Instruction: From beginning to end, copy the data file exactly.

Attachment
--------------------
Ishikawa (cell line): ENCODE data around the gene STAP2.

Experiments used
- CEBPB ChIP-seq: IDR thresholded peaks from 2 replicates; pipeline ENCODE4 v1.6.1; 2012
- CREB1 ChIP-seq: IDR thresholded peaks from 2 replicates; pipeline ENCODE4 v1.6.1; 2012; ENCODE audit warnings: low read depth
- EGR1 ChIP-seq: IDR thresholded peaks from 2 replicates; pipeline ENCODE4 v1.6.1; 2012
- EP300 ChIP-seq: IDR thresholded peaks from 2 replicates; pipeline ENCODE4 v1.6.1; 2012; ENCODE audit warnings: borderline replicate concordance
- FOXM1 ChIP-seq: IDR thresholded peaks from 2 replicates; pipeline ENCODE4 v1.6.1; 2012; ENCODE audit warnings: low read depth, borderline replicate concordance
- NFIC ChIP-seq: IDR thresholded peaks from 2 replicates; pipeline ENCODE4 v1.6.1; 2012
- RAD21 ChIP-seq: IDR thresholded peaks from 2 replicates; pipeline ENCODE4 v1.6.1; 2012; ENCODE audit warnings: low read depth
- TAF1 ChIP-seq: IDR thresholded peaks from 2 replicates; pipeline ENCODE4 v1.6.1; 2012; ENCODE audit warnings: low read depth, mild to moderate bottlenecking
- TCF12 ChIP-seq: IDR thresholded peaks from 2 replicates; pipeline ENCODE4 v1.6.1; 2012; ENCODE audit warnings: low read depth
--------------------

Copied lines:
Ishikawa (cell line): ENCODE data around the gene STAP2.

Experiments used
- CEBPB ChIP-seq: IDR thresholded peaks from 2 replicates; pipeline ENCODE4 v1.6.1; 2012
- CREB1 ChIP-seq: IDR thresholded peaks from 2 replicates; pipeline ENCODE4 v1.6.1; 2012; ENCODE audit warnings: low read depth
- EGR1 ChIP-seq: IDR thresholded peaks from 2 replicates; pipeline ENCODE4 v1.6.1; 2012
- EP300 ChIP-seq: IDR thresholded peaks from 2 replicates; pipeline ENCODE4 v1.6.1; 2012; ENCODE audit warnings: borderline replicate concordance
- FOXM1 ChIP-seq: IDR thresholded peaks from 2 replicates; pipeline ENCODE4 v1.6.1; 2012; ENCODE audit warnings: low read depth, borderline replicate concordance
- NFIC ChIP-seq: IDR thresholded peaks from 2 replicates; pipeline ENCODE4 v1.6.1; 2012
- RAD21 ChIP-seq: IDR thresholded peaks from 2 replicates; pipeline ENCODE4 v1.6.1; 2012; ENCODE audit warnings: low read depth
- TAF1 ChIP-seq: IDR thresholded peaks from 2 replicates; pipeline ENCODE4 v1.6.1; 2012; ENCODE audit warnings: low read depth, mild to moderate bottlenecking
- TCF12 ChIP-seq: IDR thresholded peaks from 2 replicates; pipeline ENCODE4 v1.6.1; 2012; ENCODE audit warnings: low read depth